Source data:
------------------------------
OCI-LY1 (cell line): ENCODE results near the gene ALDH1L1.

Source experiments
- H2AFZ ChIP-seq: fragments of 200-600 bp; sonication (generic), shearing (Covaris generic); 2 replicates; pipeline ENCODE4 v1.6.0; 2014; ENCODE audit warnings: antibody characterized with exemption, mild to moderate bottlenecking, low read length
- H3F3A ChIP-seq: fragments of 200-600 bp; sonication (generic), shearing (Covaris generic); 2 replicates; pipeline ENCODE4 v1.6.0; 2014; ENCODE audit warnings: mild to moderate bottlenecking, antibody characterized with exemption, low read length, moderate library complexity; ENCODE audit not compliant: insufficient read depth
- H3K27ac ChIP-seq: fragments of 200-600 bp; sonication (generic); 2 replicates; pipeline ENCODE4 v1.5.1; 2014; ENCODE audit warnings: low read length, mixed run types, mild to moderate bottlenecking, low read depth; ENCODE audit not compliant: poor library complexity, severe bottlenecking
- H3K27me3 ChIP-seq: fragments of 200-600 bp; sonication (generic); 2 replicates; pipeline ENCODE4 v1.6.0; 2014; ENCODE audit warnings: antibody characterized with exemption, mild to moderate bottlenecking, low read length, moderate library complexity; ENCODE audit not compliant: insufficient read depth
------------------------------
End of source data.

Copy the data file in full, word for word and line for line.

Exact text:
OCI-LY1 (cell line): ENCODE results near the gene ALDH1L1.

Source experiments
- H2AFZ ChIP-seq: fragments of 200-600 bp; sonication (generic), shearing (Covaris generic); 2 replicates; pipeline ENCODE4 v1.6.0; 2014; ENCODE audit warnings: antibody characterized with exemption, mild to moderate bottlenecking, low read length
- H3F3A ChIP-seq: fragments of 200-600 bp; sonication (generic), shearing (Covaris generic); 2 replicates; pipeline ENCODE4 v1.6.0; 2014; ENCODE audit warnings: mild to moderate bottlenecking, antibody characterized with exemption, low read length, moderate library complexity; ENCODE audit not compliant: insufficient read depth
- H3K27ac ChIP-seq: fragments of 200-600 bp; sonication (generic); 2 replicates; pipeline ENCODE4 v1.5.1; 2014; ENCODE audit warnings: low read length, mixed run types, mild to moderate bottlenecking, low read depth; ENCODE audit not compliant: poor library complexity, severe bottlenecking
- H3K27me3 ChIP-seq: fragments of 200-600 bp; sonication (generic); 2 replicates; pipeline ENCODE4 v1.6.0; 2014; ENCODE audit warnings: antibody characterized with exemption, mild to moderate bottlenecking, low read length, moderate library complexity; ENCODE audit not compliant: insufficient read depth